How IP can help make your collaboration a success
Intellectual property, or IP, refers to a range of different, legally enforceable rights that arise from the new ideas you create. It can be an invention, logo, design, brand, or the application of your idea. See What is IP and how do I use it for more information on IP.
On this page:
- Why IP management is important for a successful collaboration
- How IP can help you to find a business partner
- Potentially contentious issues
Collaborations can involve complexity in managing the interrelationships between confidentiality, use of existing IP, publication of information, commercialisation and decision making around IP rights. These complexities mean that it is important to consider IP management at the outset. Consideration and management of potential IP issues can help to prevent delays and avoid disputes as the project progresses.
Universities have specific frameworks to manage IP ownership for employees and students. If you are an employee or a student at a research organisation, you should make contact with your technology transfer or commercialisation office in the first instance if considering a collaborative project.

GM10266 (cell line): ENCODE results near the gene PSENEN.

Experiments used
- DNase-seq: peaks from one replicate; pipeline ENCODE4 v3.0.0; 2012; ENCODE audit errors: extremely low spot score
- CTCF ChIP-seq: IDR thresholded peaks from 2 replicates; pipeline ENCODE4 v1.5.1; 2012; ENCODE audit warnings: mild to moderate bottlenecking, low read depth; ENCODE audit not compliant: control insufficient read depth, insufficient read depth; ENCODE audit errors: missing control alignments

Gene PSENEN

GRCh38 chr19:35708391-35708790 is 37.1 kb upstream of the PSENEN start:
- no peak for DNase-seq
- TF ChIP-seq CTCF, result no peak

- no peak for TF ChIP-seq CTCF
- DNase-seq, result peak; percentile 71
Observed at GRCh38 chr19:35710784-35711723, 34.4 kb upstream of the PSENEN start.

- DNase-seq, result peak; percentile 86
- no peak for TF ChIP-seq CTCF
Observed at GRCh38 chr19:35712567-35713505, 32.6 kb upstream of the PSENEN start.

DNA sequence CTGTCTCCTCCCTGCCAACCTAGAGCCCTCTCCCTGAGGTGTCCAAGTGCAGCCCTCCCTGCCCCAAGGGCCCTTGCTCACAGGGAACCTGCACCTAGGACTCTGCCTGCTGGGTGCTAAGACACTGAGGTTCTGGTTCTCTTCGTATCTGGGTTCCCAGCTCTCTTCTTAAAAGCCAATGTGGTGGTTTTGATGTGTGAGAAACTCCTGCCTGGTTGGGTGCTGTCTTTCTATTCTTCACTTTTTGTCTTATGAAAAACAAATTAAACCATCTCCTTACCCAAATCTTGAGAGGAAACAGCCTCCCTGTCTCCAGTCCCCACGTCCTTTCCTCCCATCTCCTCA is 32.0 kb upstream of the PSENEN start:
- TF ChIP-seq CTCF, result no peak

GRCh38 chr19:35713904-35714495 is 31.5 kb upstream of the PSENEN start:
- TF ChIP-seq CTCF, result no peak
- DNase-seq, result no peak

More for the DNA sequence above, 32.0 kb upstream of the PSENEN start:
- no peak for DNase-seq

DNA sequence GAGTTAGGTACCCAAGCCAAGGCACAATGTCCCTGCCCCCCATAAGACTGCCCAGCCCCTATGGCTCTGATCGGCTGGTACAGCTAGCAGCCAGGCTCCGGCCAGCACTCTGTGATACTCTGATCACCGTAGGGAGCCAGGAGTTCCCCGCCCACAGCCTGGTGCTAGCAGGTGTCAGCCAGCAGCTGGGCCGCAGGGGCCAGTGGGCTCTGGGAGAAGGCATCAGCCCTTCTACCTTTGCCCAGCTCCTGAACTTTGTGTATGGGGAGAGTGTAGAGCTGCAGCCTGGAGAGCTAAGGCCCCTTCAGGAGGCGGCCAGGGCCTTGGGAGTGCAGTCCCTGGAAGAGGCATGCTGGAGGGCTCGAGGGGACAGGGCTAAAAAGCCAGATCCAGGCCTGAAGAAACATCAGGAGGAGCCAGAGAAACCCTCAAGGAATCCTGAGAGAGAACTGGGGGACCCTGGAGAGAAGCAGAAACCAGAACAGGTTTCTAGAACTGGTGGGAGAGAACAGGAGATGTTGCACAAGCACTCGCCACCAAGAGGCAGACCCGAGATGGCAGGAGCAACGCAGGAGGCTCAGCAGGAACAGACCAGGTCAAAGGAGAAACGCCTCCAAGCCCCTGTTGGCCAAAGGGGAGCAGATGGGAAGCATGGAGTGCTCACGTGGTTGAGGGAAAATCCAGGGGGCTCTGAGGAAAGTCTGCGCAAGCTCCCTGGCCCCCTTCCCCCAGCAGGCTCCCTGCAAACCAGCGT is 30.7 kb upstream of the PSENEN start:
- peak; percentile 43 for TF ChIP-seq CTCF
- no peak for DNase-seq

The IP Management Scenarios demonstrate some of the different ways that IP can be managed in a collaboration.
The following tools can assist
The Collaboration Checklist will help you identify some of the key issues you may need to consider such as:
- Identifying whether any background or third party IP is required, so that negotiations for the use of that IP can commence.
- Settling how background and project IP will be treated, including ownership and licensing rights.
The Model Term Sheet covers all of the main elements of a project and focuses your attention on the issues that need to be considered and agreed upon. The details you enter into the Term Sheet can feed into the drafting of a final contract and you can use the Model Contract or Mini Contract for this purpose.
The Model Confidentiality Agreement can be used to ensure any disclosure of sensitive information during your discussions remains confidential. This is important because publishing your idea in any form prior to seeking IP protection may jeopardise your ability to claim a patent, design or plant breeder’s right down the track.